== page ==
Sylvia and William S. Parsons
Museum Chief of Staff William (Bill) S. Parsons has devoted 30 years of his career to Holocaust education, but that’s not surprising given his family background. His father, E. Spencer Parsons, a minister who worked tirelessly to advance the civil rights movement and the war on poverty, imbued his children with a strong desire to promote mutual respect and confront injustice.
While studying history at Cornell College, one of Bill’s professors, a Holocaust survivor, challenged him to understand the complexities of the Holocaust, and thus began his lifelong journey as a Holocaust educator. It was not long before the creators of the United States Holocaust Memorial Museum took notice of Bill and his passion for teaching Holocaust history, especially his role in founding Facing History and Ourselves, a national organization that trains teachers to engage students in an examination of racism, prejudice, and antisemitism.
In 1991, Bill was invited to join the Museum’s Education Committee and share his innovative ideas and philosophy. He recalls Sara Bloomfield, now the Museum’s director, placing a blank piece of paper before him and saying, “We are opening in two years. How can we best serve the nation?” Bill could not envision a more enticing challenge, and he became director of education. Three years later, he was promoted to chief of staff. Asked how he could leave education for administration, he explained, “It’s just a bigger classroom.” In fact, Bill still teaches, traveling throughout the country to educate people about the Museum’s work.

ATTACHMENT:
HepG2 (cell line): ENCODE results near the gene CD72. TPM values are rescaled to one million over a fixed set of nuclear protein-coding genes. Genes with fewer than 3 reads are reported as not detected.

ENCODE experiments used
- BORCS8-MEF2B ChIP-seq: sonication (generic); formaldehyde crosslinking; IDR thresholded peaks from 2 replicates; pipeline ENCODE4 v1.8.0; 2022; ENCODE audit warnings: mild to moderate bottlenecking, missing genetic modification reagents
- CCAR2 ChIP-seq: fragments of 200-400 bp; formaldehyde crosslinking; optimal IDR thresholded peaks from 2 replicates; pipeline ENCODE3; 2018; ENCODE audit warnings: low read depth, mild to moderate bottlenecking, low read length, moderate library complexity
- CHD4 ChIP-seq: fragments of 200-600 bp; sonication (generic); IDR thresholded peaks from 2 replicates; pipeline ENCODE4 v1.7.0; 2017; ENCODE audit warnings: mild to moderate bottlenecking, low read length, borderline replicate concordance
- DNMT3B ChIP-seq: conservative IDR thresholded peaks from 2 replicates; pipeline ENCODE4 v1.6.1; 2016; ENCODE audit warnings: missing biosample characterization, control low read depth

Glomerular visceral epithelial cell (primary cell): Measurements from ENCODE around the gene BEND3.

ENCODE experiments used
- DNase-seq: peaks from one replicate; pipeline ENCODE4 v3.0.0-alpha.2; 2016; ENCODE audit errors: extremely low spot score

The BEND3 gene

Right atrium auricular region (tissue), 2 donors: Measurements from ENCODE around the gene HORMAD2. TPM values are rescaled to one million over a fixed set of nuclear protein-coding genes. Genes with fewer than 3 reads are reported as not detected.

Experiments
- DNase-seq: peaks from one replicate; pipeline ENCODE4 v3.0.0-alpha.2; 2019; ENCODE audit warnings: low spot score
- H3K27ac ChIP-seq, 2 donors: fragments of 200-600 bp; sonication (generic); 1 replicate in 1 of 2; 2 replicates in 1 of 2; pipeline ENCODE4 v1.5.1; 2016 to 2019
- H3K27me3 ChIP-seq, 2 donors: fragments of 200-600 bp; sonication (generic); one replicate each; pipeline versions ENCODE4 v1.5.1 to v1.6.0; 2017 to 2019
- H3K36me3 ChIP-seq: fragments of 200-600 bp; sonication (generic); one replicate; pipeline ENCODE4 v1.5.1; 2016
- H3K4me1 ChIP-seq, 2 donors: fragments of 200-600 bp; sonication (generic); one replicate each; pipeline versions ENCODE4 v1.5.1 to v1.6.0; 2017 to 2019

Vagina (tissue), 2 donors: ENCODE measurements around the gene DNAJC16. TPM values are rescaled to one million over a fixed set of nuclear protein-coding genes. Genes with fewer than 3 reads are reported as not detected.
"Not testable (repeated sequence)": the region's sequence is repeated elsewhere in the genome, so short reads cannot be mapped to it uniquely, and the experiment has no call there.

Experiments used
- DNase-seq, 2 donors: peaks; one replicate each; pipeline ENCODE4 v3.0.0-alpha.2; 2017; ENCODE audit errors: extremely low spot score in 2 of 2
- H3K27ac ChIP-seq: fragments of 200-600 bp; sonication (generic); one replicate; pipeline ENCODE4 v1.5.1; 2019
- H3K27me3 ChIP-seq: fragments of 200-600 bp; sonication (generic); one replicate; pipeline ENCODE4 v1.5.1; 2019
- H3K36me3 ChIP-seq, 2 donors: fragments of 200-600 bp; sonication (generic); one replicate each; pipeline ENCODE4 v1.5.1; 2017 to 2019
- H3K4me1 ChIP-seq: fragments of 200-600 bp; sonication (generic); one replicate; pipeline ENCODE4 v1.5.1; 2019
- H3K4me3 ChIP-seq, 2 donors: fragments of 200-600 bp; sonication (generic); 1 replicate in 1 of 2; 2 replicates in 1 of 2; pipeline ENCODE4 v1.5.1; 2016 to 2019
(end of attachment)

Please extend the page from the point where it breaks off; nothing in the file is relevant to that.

Bill and his wife, Sylvia, recently began to contemplate their legacy and their role in shaping the future. They have decided to name the Museum as the beneficiary of a substantial portion of their retirement plan assets, one of the most effective ways to make a lasting impact on an institution that has played such a pivotal role in Bill’s life.
Recently, Bill realized the effect his life’s work has had on others. As his father did with him, Bill speaks often with his son, Scott, about the importance of not standing idly by when witnessing injustice. Following a recent Museum tour Bill gave to Scott and his friends, Scott remarked, “I understand, Dad, and I want to be a part of this.” Bill knows Scott’s commitment to the Museum will remain a part of the Parsons’ enduring legacy.